News Local/State

Critics Say USDA Plan To Move Federal Agencies Could Hurt Research Vital For Farmers

President Trump listens to Agriculture Secretary Sonny Perdue during a signing ceremony.

President Trump listens to Agriculture Secretary Sonny Perdue during a signing ceremony. The USDA wants to move two vital research agencies out of Washington D.C. Jacquelyn Martin/AP

A couple of federal agencies you probably haven't heard of keep track of what farmers grow, what Americans eat and how the country's entire food system operates. And the Trump administration wants them out of Washington, D.C.

Last summer, Agriculture Secretary Sonny Perdue announced the Economic Research Service (ERS) and the National Institute of Food and Agriculture (NIFA) would relocate somewhere that's closer to farmers and public universities doing agricultural research. But critics, including many scientists, balked, saying the agencies won't be as effective.

ERS collects and crunches numbers on everything from how much corn syrup Americans consume to how tariffs affect farmers, while NIFA funds research that does things like closely track climate change.

USDA has yet to announce a new home for the agencies, but recently narrowed the list to three: the greater Kansas City metro area, the Research Triangle Park area near Raleigh, N.C., and various sites in Indiana — Vice President Mike Pence's home state.

Kansas Sen. Jerry Moran recalled when he heard of Perdue's proposal.

"My first thought was Kansas City would be the perfect place," said the Republican, who, along with other Missouri and Kansas members of Congress, supports the move.

"Not every job in government needs to be in Washington D.C." Moran said, noting that about 9 out of 10 USDA employees already work outside of Washington.

He added that ERS and NIFA would boost budding research clusters like the Kansas City area's animal health corridor and give bright kids from the region a chance to stay put and still pursue a research career. The move would also fall in line with the Trump administration's cost-cutting measures. Moran said office rent and the cost of living is cheaper away from the coasts.

Skepticism about what is driving the move

But many in the research community said efficiency isn't driving the move. It's hostility toward science.

"I think that moving the agencies out of D.C. is going to significantly dilute their effectiveness as well as their relevance," says Ricardo Salvador, who is the Director of the Food and Environment Program at the Union of Concerned Scientists.

The agency's effectiveness already is under attack, according to a former ERS employee who was granted anonymity due to fear of losing his current position.

"Efforts by the secretary ... have just destroyed morale," the ex-ERS employee said.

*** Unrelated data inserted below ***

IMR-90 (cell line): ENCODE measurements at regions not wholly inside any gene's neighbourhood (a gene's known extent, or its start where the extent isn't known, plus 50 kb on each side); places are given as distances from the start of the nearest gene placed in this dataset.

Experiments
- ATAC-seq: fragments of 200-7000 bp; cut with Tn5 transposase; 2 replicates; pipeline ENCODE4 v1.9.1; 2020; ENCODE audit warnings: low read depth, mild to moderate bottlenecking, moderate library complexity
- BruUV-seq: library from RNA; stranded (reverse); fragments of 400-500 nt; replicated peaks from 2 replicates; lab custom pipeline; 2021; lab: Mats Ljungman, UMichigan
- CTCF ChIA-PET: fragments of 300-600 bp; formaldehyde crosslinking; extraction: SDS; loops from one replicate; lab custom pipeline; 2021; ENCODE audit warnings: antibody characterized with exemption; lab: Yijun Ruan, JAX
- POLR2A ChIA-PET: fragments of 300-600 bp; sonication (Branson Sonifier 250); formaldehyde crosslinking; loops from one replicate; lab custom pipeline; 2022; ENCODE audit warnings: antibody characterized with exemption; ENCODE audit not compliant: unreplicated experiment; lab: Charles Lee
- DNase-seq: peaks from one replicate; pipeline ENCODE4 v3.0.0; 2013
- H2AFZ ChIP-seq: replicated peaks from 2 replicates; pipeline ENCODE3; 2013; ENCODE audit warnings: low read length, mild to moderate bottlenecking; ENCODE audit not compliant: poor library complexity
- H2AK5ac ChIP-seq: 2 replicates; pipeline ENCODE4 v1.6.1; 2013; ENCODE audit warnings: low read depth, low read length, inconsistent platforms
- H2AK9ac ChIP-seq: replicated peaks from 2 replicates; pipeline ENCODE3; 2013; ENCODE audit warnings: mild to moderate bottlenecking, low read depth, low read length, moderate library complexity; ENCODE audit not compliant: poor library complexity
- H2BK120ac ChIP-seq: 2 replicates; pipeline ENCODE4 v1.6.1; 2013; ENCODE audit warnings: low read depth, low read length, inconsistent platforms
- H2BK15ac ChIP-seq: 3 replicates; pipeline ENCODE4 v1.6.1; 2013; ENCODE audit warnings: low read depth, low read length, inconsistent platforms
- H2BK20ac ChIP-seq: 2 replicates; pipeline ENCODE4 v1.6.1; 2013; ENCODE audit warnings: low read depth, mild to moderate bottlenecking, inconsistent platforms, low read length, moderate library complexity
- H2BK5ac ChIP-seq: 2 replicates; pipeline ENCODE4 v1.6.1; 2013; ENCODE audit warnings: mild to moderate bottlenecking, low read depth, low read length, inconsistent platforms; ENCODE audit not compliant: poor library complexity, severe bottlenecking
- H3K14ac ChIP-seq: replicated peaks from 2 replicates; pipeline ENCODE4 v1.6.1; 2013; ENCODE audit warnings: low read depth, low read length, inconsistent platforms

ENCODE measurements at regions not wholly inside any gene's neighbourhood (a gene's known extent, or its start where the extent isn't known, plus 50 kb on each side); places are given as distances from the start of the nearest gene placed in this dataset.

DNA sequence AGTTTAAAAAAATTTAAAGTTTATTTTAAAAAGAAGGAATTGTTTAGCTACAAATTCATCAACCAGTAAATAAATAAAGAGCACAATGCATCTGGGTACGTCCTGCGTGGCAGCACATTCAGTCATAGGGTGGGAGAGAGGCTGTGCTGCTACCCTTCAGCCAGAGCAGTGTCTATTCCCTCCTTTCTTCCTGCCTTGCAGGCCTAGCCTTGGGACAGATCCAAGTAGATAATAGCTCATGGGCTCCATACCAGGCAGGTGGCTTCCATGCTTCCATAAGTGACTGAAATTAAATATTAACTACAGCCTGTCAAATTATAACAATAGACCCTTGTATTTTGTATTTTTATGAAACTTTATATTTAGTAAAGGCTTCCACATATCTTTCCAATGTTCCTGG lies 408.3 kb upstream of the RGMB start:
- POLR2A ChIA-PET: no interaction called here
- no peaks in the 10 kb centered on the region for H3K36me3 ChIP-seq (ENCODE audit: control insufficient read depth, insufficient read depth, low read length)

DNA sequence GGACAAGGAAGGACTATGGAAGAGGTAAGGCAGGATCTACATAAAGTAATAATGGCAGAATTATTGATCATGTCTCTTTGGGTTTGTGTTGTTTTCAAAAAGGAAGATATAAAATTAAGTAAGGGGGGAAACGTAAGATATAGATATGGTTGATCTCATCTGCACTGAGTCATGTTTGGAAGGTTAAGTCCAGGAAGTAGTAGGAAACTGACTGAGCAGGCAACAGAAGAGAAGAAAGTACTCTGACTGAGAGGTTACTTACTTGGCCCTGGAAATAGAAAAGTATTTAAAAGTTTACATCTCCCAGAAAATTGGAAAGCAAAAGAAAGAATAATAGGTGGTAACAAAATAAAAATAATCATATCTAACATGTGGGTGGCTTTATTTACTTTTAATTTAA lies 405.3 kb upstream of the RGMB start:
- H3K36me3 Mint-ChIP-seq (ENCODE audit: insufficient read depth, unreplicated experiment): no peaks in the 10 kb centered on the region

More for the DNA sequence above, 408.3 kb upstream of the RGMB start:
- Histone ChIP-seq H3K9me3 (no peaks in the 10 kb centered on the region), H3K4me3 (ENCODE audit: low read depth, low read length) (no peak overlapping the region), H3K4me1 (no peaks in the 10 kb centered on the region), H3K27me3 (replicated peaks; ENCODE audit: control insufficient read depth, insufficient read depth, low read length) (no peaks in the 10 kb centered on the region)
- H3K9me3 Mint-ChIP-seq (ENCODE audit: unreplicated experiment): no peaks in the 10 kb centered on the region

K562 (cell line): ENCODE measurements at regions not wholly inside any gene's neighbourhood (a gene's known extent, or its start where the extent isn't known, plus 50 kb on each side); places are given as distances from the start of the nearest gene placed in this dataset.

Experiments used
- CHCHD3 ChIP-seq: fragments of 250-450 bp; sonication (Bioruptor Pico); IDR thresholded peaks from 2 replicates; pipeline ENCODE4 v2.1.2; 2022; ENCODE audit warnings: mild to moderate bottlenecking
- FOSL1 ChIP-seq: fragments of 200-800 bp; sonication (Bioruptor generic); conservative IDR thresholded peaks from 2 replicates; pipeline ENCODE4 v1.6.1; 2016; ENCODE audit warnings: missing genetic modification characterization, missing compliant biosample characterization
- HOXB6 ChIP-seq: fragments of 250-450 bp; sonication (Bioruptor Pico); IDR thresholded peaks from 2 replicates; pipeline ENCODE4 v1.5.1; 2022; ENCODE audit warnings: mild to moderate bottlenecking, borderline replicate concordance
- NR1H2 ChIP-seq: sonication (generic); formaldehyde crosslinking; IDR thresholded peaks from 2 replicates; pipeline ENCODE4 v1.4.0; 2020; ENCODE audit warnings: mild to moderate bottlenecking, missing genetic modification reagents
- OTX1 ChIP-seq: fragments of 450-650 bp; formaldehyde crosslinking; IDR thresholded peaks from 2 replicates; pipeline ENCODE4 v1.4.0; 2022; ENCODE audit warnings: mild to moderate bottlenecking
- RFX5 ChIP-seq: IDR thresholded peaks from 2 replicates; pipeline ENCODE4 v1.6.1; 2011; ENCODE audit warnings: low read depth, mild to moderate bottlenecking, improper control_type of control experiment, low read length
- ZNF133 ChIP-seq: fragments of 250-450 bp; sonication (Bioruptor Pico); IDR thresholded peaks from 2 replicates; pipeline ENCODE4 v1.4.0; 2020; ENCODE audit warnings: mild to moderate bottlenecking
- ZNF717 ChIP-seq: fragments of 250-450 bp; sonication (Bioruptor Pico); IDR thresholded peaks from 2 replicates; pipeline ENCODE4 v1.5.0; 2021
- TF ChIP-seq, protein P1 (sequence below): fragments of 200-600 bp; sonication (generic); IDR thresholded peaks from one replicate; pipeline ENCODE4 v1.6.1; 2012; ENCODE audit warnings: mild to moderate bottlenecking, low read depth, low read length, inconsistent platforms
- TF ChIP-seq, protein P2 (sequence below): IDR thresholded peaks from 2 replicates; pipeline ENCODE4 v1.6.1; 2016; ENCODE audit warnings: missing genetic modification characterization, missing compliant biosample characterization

He said he enjoyed working at the agency until about a year and a half ago, when researchers began to fear tackling politically sensitive topics. Then, Purdue pushed to take the agency out from under nonpartisan oversight and place it under his control.

Finally, the ex-employee said, the surprise announcement to move most of ERS and NIFA out of Washington triggered a cascade of resignations, including his own.

"I think it's had its intended effect. People have left, morale is low. The agency will take a long time to recover from the damage that's been inflicted," the former employee said.

Employees remaining at ERS and NIFA are fighting back. ERS researchers recently voted to join the American Federation of Government Employees, and NIFA employees plan to take a vote, too. The union will negotiate to give ERS and NIFA employees longer to decide if they want to move, and is backing legislation that would withhold funds USDA would need to make the move.

The Trump administration wanted staff reductions years ago. And all three Trump budgets, none of which have been accepted by Congress, have proposed deep cuts to the agencies.

Salvador argued that's because objective research often clashes with political ideology. ERS studies, for instance, concluded that the 2017 tax cuts championed by the administration would most benefit the richest farmers, and that the Supplemental Nutrition Assistance Program, which Trump wants to cut, is good for the economy.

"So the secretary is clearly dealing with inconvenient facts by going to the source and eliminating them," Salvador said.

Sen. Jerry Moran said he believes the research agencies can be relocated and well supported, and he's played a key role in fighting off earlier efforts to cut funding for agricultural research.

Moran said farmers, ranchers and policymakers can't make sound decisions without reliable USDA data.

But that's exactly the problem critics have with the proposal to move ERS and NIFA: They say the USDA hasn't produced data that support the move.